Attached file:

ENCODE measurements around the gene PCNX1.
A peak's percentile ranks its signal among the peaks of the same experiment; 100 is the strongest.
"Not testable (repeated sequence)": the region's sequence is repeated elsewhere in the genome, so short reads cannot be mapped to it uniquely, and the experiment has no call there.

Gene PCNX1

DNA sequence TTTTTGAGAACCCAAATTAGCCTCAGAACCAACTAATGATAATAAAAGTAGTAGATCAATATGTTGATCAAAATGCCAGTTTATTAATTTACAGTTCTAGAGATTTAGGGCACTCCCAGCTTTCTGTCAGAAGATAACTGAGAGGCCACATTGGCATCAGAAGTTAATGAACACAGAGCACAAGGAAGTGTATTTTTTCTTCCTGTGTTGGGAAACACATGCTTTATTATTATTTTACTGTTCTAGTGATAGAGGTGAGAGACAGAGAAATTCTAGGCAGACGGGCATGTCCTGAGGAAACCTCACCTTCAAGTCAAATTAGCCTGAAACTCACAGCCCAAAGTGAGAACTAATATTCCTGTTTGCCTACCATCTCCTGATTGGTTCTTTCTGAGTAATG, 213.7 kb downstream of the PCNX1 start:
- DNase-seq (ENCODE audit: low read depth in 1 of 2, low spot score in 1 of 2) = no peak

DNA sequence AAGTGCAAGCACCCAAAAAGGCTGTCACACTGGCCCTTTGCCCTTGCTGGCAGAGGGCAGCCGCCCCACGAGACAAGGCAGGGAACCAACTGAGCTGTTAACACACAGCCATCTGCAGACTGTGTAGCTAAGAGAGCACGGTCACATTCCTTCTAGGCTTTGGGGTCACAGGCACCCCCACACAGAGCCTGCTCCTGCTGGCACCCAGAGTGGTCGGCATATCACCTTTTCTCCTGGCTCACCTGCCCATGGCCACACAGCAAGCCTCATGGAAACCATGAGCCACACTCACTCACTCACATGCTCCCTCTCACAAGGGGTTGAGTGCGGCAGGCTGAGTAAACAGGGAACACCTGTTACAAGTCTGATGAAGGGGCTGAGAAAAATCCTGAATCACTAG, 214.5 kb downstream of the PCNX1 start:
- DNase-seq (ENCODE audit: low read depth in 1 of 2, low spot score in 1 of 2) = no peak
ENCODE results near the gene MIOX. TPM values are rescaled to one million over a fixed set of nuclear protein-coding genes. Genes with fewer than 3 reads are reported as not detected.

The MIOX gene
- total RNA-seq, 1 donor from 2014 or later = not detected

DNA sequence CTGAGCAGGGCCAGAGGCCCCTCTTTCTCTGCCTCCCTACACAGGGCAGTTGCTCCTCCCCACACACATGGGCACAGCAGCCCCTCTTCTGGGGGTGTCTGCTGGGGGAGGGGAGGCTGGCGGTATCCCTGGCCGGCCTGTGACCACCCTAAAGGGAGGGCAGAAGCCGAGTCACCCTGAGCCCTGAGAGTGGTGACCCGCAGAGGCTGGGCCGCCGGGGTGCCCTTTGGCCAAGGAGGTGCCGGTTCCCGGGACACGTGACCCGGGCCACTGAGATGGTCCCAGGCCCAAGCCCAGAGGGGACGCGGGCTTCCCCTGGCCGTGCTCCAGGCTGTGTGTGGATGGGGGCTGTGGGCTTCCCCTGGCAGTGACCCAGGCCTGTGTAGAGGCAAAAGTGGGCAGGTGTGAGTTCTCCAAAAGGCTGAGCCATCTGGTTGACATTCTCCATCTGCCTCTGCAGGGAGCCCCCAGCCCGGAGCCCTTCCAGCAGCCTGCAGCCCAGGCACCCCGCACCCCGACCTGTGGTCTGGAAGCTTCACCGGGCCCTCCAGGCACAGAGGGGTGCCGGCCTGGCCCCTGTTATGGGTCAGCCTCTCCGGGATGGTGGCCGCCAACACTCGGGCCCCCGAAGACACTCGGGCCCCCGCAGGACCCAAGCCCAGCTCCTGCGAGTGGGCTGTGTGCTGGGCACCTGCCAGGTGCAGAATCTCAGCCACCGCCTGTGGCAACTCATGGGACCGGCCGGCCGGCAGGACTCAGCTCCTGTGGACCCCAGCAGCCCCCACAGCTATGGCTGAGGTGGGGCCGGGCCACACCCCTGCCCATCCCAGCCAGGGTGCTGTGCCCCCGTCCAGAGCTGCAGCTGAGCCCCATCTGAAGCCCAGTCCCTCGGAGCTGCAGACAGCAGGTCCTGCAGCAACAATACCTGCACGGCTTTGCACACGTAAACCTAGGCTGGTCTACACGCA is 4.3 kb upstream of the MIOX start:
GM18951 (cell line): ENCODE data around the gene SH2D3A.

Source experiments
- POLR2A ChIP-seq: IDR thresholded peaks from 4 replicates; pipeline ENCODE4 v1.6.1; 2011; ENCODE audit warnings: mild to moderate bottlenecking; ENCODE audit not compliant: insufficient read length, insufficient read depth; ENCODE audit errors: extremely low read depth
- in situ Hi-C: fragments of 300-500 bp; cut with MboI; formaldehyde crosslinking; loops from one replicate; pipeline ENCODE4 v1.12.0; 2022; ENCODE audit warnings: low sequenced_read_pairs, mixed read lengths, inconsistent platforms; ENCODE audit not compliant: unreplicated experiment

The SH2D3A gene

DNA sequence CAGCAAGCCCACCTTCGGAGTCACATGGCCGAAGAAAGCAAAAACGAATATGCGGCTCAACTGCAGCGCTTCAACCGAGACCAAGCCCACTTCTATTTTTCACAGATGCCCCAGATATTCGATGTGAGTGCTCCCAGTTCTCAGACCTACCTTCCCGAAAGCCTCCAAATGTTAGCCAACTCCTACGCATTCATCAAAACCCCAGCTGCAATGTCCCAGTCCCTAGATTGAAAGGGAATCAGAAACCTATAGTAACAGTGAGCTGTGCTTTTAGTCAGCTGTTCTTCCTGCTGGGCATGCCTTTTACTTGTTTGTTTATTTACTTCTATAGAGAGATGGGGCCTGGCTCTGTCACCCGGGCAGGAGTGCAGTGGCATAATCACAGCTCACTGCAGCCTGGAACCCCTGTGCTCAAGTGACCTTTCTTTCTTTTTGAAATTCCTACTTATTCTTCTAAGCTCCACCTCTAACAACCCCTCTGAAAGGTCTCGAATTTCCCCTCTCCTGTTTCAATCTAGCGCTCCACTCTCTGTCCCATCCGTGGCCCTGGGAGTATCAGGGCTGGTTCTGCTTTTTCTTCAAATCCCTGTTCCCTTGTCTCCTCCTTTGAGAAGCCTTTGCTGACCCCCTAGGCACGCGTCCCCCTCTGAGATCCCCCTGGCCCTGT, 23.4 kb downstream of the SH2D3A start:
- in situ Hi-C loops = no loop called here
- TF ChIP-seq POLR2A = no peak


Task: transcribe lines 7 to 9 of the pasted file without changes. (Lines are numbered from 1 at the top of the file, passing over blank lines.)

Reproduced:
DNA sequence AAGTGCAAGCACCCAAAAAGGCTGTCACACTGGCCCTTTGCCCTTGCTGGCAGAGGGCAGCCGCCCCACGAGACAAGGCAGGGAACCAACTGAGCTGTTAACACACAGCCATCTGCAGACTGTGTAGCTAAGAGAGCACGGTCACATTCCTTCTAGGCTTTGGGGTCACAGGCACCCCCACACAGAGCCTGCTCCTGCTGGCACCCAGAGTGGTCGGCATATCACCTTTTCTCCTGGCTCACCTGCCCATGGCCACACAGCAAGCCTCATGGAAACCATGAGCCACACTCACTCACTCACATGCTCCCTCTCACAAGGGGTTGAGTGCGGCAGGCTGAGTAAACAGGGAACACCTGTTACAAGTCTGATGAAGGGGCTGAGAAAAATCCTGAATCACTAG, 214.5 kb downstream of the PCNX1 start:
- DNase-seq (ENCODE audit: low read depth in 1 of 2, low spot score in 1 of 2) = no peak
ENCODE results near the gene MIOX. TPM values are rescaled to one million over a fixed set of nuclear protein-coding genes. Genes with fewer than 3 reads are reported as not detected.